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Teaching the world in Lishui, China

'My favourite country is Africa. I love New York.'

sunny 21 °C


The assignment, on the face of it, should have been simple. Choose your favourite foreign country, write seven sentences about it and then read your work out to the class the following week.

I had given all the Senior One students a 45-minute lesson on Major Countries of the World (a bit of a misnomer, I know) which included six or seven examples of countries they could talk about. They also got ten or 11 suggested categories such as population, location, language, leaders etc. All they had to do was copy one of my descriptions or write one of their own in the suggested simple style.

The results were, well, pretty bad. Many of them obviously hadn't bothered to do the homework at all, and were just bluffing their way through about 2.5 sentences in the hope they would get away with it. And many couldn't even do that much - at least one stood up and said: 'USA. I like NBA. Thank you'. And promptly sat down. X is for fail, mister!

The most popular country was Canada, but only because loads of students had found a stodgy piece about it in their English textbook. The result of this was that I must have heard the same spiel - 'My favourite country is Canada. It is north of the United States. It is the second largest country in the world. It has a population of only slightly over 30 million people' - about 40 or 50 times over the course of the week.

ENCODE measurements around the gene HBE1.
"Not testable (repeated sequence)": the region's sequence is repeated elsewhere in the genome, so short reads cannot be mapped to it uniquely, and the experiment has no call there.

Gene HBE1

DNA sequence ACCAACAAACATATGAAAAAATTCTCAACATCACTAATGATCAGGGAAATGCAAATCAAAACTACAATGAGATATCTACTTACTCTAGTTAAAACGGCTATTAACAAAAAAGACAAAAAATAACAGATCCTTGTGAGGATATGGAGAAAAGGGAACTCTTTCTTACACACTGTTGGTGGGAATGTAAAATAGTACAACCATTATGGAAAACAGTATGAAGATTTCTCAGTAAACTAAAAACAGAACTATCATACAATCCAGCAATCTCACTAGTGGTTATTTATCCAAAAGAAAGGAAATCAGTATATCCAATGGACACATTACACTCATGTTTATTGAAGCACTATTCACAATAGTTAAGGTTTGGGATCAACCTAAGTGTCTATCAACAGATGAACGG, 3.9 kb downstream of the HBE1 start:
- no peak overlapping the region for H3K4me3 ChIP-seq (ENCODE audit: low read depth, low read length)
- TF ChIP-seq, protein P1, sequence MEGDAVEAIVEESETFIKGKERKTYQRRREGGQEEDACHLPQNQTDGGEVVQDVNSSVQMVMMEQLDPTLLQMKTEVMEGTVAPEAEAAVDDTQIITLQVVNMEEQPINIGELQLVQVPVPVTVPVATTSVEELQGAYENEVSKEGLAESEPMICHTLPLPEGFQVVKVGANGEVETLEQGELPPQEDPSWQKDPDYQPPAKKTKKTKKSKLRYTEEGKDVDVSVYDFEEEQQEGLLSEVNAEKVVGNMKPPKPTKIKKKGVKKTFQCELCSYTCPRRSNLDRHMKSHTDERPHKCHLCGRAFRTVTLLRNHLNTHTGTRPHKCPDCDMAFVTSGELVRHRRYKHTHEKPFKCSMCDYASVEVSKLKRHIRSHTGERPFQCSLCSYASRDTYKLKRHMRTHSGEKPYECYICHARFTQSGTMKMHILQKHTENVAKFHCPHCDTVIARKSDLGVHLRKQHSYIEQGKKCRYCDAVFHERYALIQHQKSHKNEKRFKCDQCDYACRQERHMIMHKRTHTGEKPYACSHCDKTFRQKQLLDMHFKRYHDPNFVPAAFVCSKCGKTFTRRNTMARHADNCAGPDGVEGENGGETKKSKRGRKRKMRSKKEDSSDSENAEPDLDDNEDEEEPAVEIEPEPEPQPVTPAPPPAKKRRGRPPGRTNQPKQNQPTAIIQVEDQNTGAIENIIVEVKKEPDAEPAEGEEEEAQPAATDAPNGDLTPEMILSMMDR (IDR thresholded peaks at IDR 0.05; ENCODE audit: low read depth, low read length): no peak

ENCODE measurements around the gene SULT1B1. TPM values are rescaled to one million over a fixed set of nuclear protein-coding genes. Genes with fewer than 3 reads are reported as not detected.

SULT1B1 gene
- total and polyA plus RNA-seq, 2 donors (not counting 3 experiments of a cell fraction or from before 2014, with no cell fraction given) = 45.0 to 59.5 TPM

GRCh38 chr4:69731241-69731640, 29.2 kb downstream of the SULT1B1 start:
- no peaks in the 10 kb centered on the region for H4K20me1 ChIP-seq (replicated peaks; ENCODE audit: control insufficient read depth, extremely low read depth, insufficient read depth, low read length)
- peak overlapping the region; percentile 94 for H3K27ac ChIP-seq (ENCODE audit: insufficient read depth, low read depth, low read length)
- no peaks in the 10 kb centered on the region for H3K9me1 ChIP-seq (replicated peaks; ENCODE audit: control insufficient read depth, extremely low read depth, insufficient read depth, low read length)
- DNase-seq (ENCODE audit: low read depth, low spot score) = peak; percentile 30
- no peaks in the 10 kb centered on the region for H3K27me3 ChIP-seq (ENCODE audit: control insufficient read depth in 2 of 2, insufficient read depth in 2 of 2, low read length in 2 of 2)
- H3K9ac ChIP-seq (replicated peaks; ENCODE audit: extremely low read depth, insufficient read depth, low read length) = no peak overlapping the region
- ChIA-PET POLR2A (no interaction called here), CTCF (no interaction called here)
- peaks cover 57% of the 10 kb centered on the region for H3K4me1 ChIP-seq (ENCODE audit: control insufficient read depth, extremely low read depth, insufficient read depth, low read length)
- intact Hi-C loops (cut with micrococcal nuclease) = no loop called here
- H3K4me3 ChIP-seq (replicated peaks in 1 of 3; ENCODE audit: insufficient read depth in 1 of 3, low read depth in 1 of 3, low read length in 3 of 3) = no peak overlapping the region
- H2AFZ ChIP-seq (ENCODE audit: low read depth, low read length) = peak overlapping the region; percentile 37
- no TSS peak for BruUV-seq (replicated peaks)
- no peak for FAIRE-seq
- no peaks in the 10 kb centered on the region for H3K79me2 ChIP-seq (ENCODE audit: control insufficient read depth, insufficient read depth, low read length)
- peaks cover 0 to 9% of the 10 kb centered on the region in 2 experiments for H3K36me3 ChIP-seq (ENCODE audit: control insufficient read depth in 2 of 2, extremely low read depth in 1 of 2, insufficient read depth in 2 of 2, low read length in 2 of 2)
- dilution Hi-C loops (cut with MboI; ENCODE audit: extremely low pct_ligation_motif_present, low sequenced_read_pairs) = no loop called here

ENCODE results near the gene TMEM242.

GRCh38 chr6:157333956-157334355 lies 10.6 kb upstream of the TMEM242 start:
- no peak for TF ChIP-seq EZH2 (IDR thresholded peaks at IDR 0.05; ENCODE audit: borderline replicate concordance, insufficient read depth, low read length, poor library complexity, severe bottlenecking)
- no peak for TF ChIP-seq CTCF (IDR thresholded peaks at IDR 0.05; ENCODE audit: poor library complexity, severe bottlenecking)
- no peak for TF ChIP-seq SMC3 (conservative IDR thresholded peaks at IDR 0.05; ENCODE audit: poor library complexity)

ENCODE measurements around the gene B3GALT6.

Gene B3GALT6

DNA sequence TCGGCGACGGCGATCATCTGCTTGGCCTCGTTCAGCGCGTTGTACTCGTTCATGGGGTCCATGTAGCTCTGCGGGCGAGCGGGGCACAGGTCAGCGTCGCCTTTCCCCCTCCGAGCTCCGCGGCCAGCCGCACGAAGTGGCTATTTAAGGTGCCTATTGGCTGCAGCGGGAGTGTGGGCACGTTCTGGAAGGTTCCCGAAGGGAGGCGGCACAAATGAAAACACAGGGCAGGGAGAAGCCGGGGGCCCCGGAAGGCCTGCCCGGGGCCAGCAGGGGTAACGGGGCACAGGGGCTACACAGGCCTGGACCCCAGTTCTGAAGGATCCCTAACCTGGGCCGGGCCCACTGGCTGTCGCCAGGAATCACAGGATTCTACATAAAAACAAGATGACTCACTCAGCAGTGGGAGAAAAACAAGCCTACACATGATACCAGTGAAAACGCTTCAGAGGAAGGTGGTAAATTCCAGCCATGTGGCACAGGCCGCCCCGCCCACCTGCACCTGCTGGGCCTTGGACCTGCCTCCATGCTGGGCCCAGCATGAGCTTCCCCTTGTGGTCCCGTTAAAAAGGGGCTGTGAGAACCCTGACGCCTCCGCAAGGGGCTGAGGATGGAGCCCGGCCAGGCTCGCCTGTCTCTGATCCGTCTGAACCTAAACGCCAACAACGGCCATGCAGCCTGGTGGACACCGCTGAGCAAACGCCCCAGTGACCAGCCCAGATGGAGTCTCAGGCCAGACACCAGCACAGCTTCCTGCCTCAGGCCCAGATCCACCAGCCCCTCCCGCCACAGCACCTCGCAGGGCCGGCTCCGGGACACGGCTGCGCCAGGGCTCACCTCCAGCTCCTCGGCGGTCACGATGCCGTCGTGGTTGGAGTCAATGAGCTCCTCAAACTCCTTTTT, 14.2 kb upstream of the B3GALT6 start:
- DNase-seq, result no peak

Out of the some 350-odd students a few, to be fair, were quite good. One girl gave a presentation on Switzerland that could have doubled as a Wikipedia entry. One boy said his favourite country was South Africa because it had lots of gold, and that when he found it he would be very rich. A few chose Ireland but seemed not to know what to say about it except to ply me with compliments. They all passed!

Many more in the middle ground had perfectly acceptable mini-speeches primarily about the US, Canada (genuine ones this time), France and Japan. Even where they just regurgitated what I had said in my introduction, I felt that they had done their job for what was an Oral English assignment.

Culturally, the exercise was instructive despite the flawed results. Boys liking basketball while girls like romance (or clothes!) seems to be the benchmark of Chinese teenagerdom. Some of the wider-eyed ones like neighbouring Japan while the boorish boys at the back hoot in derision, though I'm sure they know little about contemporary geopolitical relations or their roots. And nobody seems to be able to pronounce 'cheese'.

In the end then, my first foray into assigning homework was a bit of a mixed bag. But addling, lazy assholes aside, it's mostly a pleasant job being a foreign teacher in China I reckon. You draw up a simple lesson on PowerPoint and just run with it for a week, improvising and fine-tuning as you go along. And once you're plugged in to it, the work goes by really quickly, leaving plenty of time for fun.

So until next time, dear readers, check out the new photos of myself and Megan's trip to Xiandu Scenic Area and assorted other ones, and remember - French is not a country and neither is Paris!

Posted by BillLehane 23:16 Archived in China Tagged educational Comments (0)

A school day in Lishui, China

A long, long day for the Chinese teenagers

semi-overcast 13 °C